In writing up the press materials for our upcoming Sampler Pack concert on August 31st, I've found myself referring to Britten's Three Divertimenti as "pop-music-posing-as-
classical." As a music writer doing daily battle with reductive genre labels, this hyphenated moniker is a little cheap on my part, and when it comes down to it, only applies to the second movement Waltz.
In any case, "pop" is not a pejorative term in my world. While studying this piece, I've been continually astounded by the simplicity and ear-worm-iness of each melody. Where it becomes distinctly Britten is in the sterling orchestration, clarity of the primary voice, and of course, the occasional gnarly harmonic breakdown. What struck me when I first heard the Waltz, though, was how perfectly this innocent tune would slip into pretty much any Wes Anderson film ever. Like Rushmore, The Royal Tenenbaums or Moonrise Kingdom, the naiveté of adults and children alike is thrown into stark contrast with the often cold realities of life.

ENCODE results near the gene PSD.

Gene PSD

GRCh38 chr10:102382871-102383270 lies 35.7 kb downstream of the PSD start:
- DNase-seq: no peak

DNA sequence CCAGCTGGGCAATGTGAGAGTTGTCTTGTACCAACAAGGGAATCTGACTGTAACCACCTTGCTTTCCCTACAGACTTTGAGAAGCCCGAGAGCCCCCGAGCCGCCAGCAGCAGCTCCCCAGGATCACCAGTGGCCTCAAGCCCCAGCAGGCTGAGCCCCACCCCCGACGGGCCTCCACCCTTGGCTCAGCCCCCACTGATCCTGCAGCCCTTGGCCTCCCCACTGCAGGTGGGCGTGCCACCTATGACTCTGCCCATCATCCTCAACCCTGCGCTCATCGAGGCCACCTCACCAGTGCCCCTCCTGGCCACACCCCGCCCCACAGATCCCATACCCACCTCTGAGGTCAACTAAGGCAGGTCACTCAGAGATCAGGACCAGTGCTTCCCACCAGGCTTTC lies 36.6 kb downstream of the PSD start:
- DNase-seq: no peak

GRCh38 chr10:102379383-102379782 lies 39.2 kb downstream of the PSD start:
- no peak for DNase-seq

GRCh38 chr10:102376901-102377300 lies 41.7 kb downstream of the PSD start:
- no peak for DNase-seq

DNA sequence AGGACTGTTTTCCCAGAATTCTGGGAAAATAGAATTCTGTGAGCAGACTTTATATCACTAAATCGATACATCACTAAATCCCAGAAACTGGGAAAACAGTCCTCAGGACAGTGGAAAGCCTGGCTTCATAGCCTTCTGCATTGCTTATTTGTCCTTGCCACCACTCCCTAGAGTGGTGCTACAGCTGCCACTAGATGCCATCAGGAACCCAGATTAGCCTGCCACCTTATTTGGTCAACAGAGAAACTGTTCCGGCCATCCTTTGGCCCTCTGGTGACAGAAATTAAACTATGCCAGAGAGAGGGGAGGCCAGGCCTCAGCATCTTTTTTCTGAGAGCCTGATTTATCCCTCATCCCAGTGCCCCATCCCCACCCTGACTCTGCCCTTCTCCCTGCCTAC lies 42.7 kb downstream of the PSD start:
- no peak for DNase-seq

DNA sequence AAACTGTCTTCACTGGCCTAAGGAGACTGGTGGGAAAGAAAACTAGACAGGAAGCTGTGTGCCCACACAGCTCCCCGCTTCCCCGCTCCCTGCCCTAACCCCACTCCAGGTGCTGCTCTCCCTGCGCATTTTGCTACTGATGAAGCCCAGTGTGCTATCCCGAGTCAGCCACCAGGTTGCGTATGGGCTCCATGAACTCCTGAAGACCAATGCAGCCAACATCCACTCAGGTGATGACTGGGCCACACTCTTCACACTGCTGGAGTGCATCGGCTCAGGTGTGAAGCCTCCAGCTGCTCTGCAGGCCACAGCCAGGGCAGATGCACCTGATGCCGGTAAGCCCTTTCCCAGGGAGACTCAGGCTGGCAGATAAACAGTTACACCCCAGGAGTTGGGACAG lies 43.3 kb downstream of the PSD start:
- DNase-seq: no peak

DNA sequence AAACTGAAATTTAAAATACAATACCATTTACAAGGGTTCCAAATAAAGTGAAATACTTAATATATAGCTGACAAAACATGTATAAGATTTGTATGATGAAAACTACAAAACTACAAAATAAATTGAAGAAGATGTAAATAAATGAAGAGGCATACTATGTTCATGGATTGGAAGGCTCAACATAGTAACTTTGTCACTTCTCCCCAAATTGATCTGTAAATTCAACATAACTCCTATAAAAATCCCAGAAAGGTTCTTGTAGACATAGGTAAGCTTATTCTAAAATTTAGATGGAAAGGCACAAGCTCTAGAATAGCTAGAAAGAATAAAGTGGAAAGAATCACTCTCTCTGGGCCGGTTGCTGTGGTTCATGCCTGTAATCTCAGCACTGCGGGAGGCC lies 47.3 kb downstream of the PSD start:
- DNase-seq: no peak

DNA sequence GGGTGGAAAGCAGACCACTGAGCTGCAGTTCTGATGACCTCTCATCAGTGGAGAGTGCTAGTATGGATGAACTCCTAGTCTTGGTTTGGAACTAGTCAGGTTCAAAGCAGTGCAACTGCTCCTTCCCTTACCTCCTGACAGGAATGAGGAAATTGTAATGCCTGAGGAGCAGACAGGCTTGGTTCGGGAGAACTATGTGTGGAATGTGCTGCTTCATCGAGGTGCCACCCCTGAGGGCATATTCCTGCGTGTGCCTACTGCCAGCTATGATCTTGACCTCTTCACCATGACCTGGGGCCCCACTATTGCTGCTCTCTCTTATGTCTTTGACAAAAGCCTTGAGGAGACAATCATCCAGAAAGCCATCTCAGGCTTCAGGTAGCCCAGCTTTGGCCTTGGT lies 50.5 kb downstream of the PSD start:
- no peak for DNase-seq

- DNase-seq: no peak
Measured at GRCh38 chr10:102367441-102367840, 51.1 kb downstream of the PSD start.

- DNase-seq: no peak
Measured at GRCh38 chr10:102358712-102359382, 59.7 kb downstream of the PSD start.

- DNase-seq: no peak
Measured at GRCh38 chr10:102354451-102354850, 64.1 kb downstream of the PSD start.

During an early rehearsal of the Waltz, Aurelien commented that the music evoked for him the picture of a young girl who, while twirling about, has tiny glimpses of future hardships. Shifting harmonies that lead back to the theme and a mid-movement agitato/con fuoco passage are the broken hearts here. There is something about 3/4 time signatures that stirs the nostalgic, the wistful and the unblemished in us. Perhaps it is because it's the first style we learn in ballroom dance class. We all did cotillion, right? Right? Oh boy…
Not all 3/4 tunes are waltzes, but that fact notwithstanding, there's something about 3/4 and 6/8 that is perfectly situated for a pop ballad. Here are a few of my favorite examples:
Metallica - Nothing Else Matters
Elliott Smith - Waltz #2
These songs instantly shift me into the bliss of nostalgia, and in each, the charm of the meter and the melancholy of the lyrics create a compelling dichotomy. The same can be said for Britten, and before I get completely lost down this rabbit hole, here's what you're in for on the 31st: